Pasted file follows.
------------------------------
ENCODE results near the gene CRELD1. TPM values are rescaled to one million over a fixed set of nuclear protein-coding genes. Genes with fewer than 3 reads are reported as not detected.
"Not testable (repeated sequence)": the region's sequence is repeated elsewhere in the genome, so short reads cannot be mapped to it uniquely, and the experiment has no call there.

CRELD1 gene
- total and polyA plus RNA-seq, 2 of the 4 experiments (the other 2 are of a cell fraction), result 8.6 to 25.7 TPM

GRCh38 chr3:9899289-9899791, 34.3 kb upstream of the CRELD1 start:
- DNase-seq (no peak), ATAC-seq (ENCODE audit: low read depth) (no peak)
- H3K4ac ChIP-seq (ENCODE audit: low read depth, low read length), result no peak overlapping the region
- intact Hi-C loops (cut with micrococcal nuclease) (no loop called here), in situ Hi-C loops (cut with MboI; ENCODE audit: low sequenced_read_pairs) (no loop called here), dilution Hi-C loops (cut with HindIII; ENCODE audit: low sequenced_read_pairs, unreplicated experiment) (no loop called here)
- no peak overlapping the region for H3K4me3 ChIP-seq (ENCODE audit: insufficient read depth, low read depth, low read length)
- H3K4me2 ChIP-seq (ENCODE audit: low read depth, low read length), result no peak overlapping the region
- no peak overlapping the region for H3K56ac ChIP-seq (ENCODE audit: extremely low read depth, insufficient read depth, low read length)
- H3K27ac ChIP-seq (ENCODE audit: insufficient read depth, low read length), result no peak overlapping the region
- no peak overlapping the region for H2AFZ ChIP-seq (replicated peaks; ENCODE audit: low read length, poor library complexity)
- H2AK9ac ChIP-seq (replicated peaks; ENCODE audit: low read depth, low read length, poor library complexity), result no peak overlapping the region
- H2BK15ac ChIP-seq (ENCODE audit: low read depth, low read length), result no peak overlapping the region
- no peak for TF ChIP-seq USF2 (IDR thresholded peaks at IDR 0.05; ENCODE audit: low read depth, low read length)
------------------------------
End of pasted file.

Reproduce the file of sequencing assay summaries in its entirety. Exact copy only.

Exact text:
ENCODE results near the gene CRELD1. TPM values are rescaled to one million over a fixed set of nuclear protein-coding genes. Genes with fewer than 3 reads are reported as not detected.
"Not testable (repeated sequence)": the region's sequence is repeated elsewhere in the genome, so short reads cannot be mapped to it uniquely, and the experiment has no call there.

CRELD1 gene
- total and polyA plus RNA-seq, 2 of the 4 experiments (the other 2 are of a cell fraction), result 8.6 to 25.7 TPM

GRCh38 chr3:9899289-9899791, 34.3 kb upstream of the CRELD1 start:
- DNase-seq (no peak), ATAC-seq (ENCODE audit: low read depth) (no peak)
- H3K4ac ChIP-seq (ENCODE audit: low read depth, low read length), result no peak overlapping the region
- intact Hi-C loops (cut with micrococcal nuclease) (no loop called here), in situ Hi-C loops (cut with MboI; ENCODE audit: low sequenced_read_pairs) (no loop called here), dilution Hi-C loops (cut with HindIII; ENCODE audit: low sequenced_read_pairs, unreplicated experiment) (no loop called here)
- no peak overlapping the region for H3K4me3 ChIP-seq (ENCODE audit: insufficient read depth, low read depth, low read length)
- H3K4me2 ChIP-seq (ENCODE audit: low read depth, low read length), result no peak overlapping the region
- no peak overlapping the region for H3K56ac ChIP-seq (ENCODE audit: extremely low read depth, insufficient read depth, low read length)
- H3K27ac ChIP-seq (ENCODE audit: insufficient read depth, low read length), result no peak overlapping the region
- no peak overlapping the region for H2AFZ ChIP-seq (replicated peaks; ENCODE audit: low read length, poor library complexity)
- H2AK9ac ChIP-seq (replicated peaks; ENCODE audit: low read depth, low read length, poor library complexity), result no peak overlapping the region
- H2BK15ac ChIP-seq (ENCODE audit: low read depth, low read length), result no peak overlapping the region
- no peak for TF ChIP-seq USF2 (IDR thresholded peaks at IDR 0.05; ENCODE audit: low read depth, low read length)